Explore what renewable energy options there are to power your net-zero home
Monitoring your home's energy use is key to ensuring your home does not have energy leaks and is operating to standards.
A passive solar design can maximize your home's energy effeciency by harnessing sunlight for heating and cooling.
Designing your home allows you to maximize functionality, comfort and efficiency.
Energy-efficient appliances and lighting drastically reduce energy consumption
Framing Double-studded Walls, Rafters: $1,670
Super Insulation: $5,970
PV System: $33,000
SunDrum Hot Water Heating System: $4,500
Before all rebates and tax incentives, the additional costs for zero energy came to $40,393 or about 20% of the sales price.
After all tax rebates and incentives and cost savings available in Massachusetts, the added costs came to about $9,000 or 4.6% of the sales price.
In two very similar 1,500 to 1,530 sq. ft., zero energy custom homes (average 2013 sales price around $400,000), the added cost compared to a similar house built to code, before rebates and tax incentives, broke down as follows:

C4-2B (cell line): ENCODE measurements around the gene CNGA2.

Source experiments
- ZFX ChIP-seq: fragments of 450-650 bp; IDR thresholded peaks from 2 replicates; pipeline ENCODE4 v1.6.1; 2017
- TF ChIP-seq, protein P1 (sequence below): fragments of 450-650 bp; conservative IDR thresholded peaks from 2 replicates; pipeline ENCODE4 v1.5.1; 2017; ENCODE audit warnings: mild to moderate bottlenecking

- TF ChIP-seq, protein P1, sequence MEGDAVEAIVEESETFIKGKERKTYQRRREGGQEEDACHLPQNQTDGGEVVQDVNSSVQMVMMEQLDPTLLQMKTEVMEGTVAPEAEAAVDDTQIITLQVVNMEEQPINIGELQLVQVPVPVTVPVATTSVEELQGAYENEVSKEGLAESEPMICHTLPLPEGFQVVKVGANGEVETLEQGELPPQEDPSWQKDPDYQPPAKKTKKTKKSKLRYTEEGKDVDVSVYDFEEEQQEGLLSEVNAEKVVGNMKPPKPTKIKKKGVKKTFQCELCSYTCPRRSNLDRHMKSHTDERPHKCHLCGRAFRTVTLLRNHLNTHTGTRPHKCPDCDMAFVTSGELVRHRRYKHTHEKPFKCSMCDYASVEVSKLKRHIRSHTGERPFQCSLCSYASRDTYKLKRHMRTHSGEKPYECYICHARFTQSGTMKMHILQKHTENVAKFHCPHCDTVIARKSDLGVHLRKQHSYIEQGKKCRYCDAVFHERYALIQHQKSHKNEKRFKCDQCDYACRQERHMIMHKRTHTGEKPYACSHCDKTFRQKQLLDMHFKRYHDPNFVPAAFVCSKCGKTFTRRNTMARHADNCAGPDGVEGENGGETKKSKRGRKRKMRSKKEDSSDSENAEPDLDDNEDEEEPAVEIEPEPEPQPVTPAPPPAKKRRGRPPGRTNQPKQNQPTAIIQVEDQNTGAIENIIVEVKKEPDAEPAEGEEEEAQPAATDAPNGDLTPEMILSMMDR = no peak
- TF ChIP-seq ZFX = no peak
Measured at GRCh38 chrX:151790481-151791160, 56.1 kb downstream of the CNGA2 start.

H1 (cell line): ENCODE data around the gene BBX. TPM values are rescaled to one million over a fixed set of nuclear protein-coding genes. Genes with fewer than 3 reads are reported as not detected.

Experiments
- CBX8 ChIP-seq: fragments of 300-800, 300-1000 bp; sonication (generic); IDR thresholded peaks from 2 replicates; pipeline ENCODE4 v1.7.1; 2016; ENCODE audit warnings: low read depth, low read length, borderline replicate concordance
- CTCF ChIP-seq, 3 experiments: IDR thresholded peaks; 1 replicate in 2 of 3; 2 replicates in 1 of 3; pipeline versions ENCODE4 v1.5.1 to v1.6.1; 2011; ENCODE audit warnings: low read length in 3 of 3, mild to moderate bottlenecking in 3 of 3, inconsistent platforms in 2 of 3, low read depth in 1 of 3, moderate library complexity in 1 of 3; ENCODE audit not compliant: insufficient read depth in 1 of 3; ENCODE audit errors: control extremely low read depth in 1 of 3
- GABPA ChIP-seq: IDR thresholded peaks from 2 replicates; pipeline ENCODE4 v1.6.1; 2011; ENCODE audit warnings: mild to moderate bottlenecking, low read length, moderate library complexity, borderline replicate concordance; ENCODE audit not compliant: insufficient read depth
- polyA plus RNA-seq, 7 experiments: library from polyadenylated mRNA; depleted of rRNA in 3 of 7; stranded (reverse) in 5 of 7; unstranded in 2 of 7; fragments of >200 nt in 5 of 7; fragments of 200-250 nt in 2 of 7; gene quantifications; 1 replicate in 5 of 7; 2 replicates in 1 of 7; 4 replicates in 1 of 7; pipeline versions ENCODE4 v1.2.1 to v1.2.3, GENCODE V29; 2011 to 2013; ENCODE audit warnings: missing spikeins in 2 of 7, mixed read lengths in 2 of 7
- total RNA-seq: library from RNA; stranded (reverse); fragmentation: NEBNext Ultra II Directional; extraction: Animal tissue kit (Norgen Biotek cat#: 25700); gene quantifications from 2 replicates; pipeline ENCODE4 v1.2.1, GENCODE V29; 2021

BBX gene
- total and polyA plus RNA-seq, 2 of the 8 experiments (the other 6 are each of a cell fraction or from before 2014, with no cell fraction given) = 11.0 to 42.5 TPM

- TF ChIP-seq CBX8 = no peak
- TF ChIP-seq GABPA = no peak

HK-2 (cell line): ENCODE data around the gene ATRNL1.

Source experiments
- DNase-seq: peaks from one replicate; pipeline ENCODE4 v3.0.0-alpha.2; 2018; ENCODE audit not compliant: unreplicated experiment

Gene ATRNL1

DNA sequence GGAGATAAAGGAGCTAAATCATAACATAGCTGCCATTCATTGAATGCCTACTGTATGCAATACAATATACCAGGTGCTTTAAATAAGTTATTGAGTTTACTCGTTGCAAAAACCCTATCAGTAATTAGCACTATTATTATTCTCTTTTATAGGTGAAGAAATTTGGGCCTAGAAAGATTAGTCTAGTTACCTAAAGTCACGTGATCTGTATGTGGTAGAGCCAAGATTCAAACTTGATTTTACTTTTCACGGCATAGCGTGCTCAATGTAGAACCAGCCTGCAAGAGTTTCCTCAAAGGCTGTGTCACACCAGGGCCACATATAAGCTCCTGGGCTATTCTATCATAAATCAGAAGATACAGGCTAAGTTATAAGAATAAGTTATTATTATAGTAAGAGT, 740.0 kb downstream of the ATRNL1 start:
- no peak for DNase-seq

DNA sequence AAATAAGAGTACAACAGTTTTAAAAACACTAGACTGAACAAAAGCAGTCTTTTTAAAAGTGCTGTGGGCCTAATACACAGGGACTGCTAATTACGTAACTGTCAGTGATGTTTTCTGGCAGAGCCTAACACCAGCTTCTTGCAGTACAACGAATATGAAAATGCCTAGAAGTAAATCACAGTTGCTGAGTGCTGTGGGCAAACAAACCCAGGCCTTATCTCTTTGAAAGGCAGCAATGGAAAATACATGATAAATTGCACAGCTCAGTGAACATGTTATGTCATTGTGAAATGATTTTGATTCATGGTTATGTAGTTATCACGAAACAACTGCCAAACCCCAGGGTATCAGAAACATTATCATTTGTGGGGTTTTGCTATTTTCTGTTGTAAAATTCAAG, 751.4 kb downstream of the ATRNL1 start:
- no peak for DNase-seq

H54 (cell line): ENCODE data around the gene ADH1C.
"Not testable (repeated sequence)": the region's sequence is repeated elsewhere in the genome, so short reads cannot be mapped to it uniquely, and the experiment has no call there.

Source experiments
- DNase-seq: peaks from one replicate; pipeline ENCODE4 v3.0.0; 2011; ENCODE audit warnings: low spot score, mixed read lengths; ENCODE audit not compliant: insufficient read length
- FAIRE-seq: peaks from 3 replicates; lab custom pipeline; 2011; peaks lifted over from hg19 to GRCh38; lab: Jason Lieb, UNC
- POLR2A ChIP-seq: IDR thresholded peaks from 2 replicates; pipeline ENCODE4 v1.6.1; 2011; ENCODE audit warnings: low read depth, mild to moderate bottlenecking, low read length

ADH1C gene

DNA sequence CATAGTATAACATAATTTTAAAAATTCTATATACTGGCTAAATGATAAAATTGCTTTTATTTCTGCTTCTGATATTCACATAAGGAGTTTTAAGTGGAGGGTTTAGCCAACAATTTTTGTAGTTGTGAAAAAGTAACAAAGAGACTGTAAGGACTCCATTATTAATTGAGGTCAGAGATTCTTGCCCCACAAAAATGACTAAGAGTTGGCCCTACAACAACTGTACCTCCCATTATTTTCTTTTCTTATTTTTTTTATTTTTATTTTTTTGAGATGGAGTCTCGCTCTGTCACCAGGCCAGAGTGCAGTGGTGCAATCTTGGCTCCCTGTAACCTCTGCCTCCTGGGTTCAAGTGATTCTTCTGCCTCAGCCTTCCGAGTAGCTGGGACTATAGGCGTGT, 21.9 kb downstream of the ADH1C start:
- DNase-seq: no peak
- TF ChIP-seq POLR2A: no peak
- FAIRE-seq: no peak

Shell upgrades (insulation, framing, doors, and windows): $7,000 to $12,000
HVAC upgrades (heating, cooling, ERV, electrical and plumbing): $3,000 to $4,000
Solar PV and hot water: $36,000 to $40,000
Before all rebates and tax incentives available in Oregon, the average additional costs for these zero energy homes came to $51,000, or approximately 13% of the sales price.
After rebates and tax deductions available from the federal government and in Oregon, the total added cost for these custom-built zero energy homes was $10,00 to $14,000, which is less than 5% of the sales price.